ABSTRACT: The hippocampus is well known to be involved in memory, as well as in perceptual processing. To date, the electrophysiological process by which unilateral hippocampal lesions, such as hippocampal sclerosis (HS), modulate the auditory processing remains unknown. Auditory-evoked magnetic fields (AEFs) are valuable for evaluating auditory functions, because M100, a major component of AEFs, originates from auditory areas. Therefore, AEFs of mesial temporal lobe epilepsy (mTLE, n=17) with unilateral HS were compared with those of healthy (HC, n=17) and disease controls (n=9), thereby determining whether AEFs were indicative of hippocampal influences on the auditory processing. Monaural tone-burst stimuli were presented for each side, followed by analysis of M100 and a previously less characterized exogenous component (M400: 300-500 ms). The frequency of acceptable M100 dipoles was significantly decreased in the HS side. Beam-forming-based source localization analysis also showed decreased activity of the auditory area, which corresponded to the inadequately estimated dipoles. M400 was found to be related to the medial temporal structure on the HS side. Volumetric analysis was also performed, focusing on the auditory-related areas (planum temporale, Heschl's gyrus, and superior temporal gyrus), as well as the hippocampus. M100 amplitudes positively correlated with hippocampal and planum temporale volumes in the HC group, whereas they negatively correlated with Heschl's gyrus volume in the mTLE group. Interestingly, significantly enhanced M400 component was observed in the HS side of the mTLE patients. In addition, the M400 component positively correlated with Heschl's gyrus volume and tended to positively correlate with disease duration. M400 was markedly diminished after hippocampal resection. Although volumetric analysis showed decreased hippocampal volume in the HS side, the planum temporale and Heschl's gyrus, the two major sources of M100, were preserved. These results suggested that HS significantly influenced AEFs. Therefore, we concluded that the hippocampus modulates auditory processing differently under normal conditions and in HS.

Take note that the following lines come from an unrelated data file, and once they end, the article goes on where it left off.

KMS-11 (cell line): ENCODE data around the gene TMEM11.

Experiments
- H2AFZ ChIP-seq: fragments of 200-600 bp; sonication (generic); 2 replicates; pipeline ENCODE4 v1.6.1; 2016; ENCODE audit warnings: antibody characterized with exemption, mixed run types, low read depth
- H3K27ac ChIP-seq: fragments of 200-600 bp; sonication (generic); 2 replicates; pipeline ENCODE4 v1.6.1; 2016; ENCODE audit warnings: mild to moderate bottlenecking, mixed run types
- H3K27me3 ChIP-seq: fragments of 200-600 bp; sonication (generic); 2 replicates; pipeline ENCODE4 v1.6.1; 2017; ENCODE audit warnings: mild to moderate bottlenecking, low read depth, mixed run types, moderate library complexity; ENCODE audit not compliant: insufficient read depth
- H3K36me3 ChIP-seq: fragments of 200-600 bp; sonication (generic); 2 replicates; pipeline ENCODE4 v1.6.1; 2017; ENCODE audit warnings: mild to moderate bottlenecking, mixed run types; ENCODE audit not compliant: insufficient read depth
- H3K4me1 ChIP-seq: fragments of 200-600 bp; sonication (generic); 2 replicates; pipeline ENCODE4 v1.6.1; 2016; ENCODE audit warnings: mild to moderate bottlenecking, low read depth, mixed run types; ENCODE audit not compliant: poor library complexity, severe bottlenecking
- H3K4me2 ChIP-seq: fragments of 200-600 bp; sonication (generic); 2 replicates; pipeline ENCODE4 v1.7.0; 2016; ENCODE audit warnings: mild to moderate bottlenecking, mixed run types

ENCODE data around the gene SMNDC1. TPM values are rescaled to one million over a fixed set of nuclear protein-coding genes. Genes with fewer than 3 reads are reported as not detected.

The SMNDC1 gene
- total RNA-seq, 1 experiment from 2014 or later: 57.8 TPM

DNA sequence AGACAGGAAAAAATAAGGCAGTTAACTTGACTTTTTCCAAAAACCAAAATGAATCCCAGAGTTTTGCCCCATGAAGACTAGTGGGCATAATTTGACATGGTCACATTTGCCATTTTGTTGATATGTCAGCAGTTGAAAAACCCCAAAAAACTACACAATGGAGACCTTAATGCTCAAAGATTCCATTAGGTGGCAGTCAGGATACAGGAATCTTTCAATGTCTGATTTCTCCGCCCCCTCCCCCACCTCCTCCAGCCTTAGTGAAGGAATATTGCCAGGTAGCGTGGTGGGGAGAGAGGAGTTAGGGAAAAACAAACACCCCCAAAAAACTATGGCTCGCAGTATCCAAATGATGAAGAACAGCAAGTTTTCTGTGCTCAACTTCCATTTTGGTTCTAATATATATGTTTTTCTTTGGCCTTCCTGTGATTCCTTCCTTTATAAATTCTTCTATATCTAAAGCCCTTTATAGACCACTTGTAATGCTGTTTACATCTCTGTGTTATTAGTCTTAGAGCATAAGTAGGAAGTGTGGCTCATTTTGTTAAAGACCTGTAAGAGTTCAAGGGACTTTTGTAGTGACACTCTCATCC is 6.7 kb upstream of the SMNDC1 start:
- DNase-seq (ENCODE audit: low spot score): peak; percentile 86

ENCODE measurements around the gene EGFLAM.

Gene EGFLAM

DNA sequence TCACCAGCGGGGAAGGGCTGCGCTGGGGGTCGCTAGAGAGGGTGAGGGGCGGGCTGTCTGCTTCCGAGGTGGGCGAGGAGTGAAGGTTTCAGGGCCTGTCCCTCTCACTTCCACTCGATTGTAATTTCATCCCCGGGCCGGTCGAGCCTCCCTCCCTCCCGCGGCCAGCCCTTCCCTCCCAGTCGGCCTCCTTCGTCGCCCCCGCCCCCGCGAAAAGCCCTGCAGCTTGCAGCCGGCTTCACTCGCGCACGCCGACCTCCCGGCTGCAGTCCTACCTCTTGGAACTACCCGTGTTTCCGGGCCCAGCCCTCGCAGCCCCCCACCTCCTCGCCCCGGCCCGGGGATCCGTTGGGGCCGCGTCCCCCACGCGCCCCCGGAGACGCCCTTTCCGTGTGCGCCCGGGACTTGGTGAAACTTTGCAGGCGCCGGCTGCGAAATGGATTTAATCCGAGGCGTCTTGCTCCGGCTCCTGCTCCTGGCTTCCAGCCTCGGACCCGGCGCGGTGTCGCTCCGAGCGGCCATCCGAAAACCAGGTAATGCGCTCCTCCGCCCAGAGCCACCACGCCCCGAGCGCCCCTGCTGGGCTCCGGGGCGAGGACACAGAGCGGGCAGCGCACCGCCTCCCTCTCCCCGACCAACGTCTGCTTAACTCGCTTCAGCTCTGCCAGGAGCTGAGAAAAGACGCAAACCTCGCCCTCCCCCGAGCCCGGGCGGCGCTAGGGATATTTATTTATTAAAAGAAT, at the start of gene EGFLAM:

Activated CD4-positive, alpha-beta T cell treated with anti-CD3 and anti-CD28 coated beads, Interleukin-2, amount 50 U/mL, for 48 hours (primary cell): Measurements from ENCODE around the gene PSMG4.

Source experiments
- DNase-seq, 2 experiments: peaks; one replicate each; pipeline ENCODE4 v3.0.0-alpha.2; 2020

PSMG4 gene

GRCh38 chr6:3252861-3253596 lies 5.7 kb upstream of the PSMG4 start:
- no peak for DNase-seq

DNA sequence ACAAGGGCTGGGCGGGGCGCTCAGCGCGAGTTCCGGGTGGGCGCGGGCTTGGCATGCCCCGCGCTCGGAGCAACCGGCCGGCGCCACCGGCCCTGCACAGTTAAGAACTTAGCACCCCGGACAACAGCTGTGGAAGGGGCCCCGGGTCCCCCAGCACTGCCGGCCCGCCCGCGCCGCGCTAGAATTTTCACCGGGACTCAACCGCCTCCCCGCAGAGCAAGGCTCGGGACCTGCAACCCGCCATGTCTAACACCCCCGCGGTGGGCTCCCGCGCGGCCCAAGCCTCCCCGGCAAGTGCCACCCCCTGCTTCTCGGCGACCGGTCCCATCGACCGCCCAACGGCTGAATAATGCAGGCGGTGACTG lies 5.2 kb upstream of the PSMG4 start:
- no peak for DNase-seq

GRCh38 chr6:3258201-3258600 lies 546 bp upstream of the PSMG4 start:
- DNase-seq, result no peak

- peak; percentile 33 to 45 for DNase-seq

Full-text · Article · Sep 2015 · NeuroImage